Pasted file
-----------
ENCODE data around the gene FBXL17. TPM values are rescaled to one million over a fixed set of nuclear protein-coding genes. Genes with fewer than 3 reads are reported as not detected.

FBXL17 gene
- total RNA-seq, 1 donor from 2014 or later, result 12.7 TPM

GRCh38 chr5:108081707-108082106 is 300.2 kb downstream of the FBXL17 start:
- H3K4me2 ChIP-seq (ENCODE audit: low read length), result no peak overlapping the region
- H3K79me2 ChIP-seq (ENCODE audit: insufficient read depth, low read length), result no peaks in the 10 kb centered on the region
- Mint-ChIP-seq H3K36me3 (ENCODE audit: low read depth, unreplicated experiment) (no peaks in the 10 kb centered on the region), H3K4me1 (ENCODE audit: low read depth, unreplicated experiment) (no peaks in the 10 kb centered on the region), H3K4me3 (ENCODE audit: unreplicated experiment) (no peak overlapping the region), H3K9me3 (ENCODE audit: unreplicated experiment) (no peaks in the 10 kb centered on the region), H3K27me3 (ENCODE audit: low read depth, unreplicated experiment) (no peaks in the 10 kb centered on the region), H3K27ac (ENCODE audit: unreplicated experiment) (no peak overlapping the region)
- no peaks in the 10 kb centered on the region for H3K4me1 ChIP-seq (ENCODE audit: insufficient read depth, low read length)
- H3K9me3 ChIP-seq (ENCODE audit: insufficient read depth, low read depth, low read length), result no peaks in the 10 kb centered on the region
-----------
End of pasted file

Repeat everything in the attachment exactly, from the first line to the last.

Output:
ENCODE data around the gene FBXL17. TPM values are rescaled to one million over a fixed set of nuclear protein-coding genes. Genes with fewer than 3 reads are reported as not detected.

FBXL17 gene
- total RNA-seq, 1 donor from 2014 or later, result 12.7 TPM

GRCh38 chr5:108081707-108082106 is 300.2 kb downstream of the FBXL17 start:
- H3K4me2 ChIP-seq (ENCODE audit: low read length), result no peak overlapping the region
- H3K79me2 ChIP-seq (ENCODE audit: insufficient read depth, low read length), result no peaks in the 10 kb centered on the region
- Mint-ChIP-seq H3K36me3 (ENCODE audit: low read depth, unreplicated experiment) (no peaks in the 10 kb centered on the region), H3K4me1 (ENCODE audit: low read depth, unreplicated experiment) (no peaks in the 10 kb centered on the region), H3K4me3 (ENCODE audit: unreplicated experiment) (no peak overlapping the region), H3K9me3 (ENCODE audit: unreplicated experiment) (no peaks in the 10 kb centered on the region), H3K27me3 (ENCODE audit: low read depth, unreplicated experiment) (no peaks in the 10 kb centered on the region), H3K27ac (ENCODE audit: unreplicated experiment) (no peak overlapping the region)
- no peaks in the 10 kb centered on the region for H3K4me1 ChIP-seq (ENCODE audit: insufficient read depth, low read length)
- H3K9me3 ChIP-seq (ENCODE audit: insufficient read depth, low read depth, low read length), result no peaks in the 10 kb centered on the region